The Next Generation of Farm Robots to be Smaller, Low Cost
We’ve been reporting on the potential for farm robots for years, but why aren’t we seeing them in the fields? Ripe Robotics CEO Hunter Jay says part of that reason might be the need to shift focus on smaller and lower cost machines.
Jay… “The traditional way in agriculture do it is you expect a piece of equipment to replace like an entire crew of people. Like if you have like a combine harvester that replaces, you know, dozens and dozens of people, and you have one person driving it and it's mechanized. And so that intuition, I think doesn't actually work very well in this case. We want really small, low cost machines and lots of them, which might only will replace the small number of people. 1, 2, 3, 4 people. And then because the machines are lower cost and cheaper, we can get to market sooner. If a machine breaks down, it doesn't ruin the entire harvest because you have other machines or other people working alongside it. You can iterate them faster because the machines are are low cost, so it's okay if, you know, turns out the technology and one machine didn't work great. We'll just move on to the next one. That high iteration rate enabled by the low cost really solves a lot of problems.”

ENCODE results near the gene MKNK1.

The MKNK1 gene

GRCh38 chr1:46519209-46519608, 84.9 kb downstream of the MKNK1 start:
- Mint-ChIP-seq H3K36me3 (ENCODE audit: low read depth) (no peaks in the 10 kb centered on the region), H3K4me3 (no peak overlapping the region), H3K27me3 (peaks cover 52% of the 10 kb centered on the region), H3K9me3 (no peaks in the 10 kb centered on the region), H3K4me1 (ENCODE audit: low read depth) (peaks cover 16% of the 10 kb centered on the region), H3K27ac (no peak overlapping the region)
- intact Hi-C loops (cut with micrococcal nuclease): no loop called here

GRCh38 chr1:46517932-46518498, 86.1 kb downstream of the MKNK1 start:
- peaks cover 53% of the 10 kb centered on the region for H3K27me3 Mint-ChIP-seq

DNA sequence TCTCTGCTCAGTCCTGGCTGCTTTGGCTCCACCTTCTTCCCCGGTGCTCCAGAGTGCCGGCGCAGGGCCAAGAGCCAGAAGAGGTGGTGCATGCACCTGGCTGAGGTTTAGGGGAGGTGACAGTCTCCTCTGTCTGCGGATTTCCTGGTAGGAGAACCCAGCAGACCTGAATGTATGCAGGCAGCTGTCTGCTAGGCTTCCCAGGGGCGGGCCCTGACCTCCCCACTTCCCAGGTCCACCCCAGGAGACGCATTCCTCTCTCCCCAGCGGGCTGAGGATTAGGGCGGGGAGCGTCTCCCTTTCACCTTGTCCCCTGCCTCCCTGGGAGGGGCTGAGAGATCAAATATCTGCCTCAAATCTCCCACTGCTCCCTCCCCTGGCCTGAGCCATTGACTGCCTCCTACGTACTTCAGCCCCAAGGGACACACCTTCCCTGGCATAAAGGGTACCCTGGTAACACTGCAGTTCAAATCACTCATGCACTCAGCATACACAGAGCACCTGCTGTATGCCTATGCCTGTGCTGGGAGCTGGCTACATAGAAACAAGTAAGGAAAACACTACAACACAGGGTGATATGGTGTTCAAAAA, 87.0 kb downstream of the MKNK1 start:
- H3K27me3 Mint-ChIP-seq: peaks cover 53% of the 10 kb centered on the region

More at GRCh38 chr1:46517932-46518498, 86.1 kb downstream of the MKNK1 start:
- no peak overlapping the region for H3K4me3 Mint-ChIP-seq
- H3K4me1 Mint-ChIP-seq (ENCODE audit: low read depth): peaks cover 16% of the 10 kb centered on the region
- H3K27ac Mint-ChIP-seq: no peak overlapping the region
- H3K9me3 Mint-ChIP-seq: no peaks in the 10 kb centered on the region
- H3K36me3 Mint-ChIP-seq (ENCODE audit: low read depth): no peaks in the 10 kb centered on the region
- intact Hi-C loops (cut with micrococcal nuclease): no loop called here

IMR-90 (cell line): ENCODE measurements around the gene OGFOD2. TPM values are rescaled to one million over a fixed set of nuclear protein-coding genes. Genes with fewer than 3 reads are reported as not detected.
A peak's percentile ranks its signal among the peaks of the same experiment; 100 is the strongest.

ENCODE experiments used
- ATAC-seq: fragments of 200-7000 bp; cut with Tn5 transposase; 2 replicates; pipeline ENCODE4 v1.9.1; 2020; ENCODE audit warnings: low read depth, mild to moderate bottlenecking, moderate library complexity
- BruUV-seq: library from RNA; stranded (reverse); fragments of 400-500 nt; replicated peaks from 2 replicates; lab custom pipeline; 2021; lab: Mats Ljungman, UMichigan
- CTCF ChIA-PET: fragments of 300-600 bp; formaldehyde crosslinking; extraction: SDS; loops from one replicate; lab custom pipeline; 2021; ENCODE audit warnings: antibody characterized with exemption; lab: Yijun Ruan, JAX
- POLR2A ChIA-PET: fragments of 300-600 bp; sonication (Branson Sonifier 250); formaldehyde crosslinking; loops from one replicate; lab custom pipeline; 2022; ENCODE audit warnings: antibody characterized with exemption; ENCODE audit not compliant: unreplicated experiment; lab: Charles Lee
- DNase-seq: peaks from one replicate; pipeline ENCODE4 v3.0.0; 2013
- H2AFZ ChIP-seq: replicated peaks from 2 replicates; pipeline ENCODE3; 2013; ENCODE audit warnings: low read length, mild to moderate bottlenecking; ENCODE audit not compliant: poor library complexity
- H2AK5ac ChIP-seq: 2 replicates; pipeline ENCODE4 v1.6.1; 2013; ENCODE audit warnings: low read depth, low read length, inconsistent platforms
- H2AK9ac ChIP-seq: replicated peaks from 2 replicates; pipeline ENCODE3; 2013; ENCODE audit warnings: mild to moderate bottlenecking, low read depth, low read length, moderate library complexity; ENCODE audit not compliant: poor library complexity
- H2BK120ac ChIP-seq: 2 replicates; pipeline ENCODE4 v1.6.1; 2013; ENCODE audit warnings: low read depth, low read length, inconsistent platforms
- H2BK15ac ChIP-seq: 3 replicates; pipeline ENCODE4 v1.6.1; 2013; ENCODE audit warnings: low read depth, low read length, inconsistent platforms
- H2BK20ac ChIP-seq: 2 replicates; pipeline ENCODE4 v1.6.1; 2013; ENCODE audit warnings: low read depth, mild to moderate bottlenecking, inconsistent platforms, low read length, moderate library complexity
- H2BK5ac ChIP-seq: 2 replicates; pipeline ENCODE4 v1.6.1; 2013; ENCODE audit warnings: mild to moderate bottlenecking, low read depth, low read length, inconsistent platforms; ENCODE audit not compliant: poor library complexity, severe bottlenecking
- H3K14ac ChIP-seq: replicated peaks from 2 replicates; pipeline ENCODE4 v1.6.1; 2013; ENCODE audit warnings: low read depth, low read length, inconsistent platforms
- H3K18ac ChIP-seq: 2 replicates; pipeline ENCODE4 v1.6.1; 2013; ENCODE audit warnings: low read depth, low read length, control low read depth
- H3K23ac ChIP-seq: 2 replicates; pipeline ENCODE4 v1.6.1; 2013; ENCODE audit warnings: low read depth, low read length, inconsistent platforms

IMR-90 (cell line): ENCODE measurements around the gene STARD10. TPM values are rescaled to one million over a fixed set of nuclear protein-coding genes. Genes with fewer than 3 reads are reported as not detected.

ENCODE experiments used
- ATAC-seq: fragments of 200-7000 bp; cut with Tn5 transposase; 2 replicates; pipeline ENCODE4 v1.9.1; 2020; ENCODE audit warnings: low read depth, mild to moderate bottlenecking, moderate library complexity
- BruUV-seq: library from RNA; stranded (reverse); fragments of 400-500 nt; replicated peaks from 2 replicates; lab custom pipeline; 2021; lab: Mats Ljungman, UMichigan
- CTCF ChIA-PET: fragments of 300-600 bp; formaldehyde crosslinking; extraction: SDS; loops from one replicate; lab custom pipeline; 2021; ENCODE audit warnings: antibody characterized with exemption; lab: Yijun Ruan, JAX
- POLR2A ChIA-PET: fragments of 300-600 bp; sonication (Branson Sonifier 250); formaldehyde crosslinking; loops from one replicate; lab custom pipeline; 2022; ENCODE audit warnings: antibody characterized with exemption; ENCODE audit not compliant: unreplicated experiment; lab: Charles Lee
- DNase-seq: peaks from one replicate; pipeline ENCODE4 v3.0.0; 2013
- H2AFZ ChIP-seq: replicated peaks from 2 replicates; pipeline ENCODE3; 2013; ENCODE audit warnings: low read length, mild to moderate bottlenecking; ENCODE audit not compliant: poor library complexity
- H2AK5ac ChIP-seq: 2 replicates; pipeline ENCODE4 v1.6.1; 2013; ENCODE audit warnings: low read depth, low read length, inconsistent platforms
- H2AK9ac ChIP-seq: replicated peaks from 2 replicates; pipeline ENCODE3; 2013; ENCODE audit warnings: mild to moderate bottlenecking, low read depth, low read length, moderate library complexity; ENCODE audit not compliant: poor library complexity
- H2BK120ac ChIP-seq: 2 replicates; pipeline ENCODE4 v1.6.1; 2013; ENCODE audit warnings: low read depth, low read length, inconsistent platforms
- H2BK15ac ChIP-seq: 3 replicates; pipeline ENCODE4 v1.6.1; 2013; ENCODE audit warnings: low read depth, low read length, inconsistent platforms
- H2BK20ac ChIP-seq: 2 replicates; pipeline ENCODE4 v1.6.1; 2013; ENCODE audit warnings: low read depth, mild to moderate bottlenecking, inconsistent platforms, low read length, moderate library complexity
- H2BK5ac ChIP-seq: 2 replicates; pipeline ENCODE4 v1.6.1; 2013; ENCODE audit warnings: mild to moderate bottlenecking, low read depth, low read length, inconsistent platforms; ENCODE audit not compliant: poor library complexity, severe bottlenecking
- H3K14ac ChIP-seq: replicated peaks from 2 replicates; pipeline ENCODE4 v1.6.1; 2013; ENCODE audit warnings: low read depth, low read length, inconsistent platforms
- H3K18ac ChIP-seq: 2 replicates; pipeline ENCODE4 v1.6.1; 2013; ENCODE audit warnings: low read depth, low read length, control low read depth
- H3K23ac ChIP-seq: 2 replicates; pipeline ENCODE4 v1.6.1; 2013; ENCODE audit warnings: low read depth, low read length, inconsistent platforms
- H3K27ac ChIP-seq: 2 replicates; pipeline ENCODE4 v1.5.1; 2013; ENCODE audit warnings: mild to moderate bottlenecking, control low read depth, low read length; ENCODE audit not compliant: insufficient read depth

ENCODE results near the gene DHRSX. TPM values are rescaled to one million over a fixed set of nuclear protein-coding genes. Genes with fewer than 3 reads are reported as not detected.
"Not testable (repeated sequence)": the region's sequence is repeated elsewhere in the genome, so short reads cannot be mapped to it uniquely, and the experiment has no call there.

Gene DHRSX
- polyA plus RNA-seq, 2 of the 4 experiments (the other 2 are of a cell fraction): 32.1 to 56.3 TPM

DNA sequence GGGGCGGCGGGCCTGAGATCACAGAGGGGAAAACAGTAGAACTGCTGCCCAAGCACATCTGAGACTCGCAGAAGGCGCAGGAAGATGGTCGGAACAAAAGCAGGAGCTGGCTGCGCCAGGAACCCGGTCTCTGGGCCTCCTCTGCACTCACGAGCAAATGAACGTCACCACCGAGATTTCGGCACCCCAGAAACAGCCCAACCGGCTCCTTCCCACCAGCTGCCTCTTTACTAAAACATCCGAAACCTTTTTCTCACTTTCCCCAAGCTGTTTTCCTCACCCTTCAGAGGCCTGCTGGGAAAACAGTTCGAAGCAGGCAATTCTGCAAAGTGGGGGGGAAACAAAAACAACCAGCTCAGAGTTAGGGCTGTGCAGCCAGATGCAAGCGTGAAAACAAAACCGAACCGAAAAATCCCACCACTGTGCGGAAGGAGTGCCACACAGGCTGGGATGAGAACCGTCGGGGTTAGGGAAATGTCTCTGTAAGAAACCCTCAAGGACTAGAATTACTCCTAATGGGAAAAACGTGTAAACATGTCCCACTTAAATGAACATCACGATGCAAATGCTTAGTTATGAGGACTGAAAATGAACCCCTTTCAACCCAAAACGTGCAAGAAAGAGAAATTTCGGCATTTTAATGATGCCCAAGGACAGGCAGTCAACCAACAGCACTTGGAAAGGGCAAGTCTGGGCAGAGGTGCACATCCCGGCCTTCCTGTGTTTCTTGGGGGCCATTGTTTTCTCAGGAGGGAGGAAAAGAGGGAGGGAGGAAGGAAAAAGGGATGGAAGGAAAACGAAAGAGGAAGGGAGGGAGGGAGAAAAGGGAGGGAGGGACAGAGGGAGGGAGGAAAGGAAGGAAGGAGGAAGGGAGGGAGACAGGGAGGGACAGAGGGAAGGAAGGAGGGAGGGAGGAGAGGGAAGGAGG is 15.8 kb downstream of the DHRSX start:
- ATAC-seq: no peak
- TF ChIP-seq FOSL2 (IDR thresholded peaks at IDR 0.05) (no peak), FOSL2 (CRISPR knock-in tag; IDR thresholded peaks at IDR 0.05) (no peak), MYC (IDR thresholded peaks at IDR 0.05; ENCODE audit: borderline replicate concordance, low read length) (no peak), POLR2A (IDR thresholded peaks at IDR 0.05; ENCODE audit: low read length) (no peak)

Jay says Ripe Robotics have been “almost brutal” about keeping the costs of their machines down and iterating the design quickly. They’re testing their sixth model in Australian orchards this season.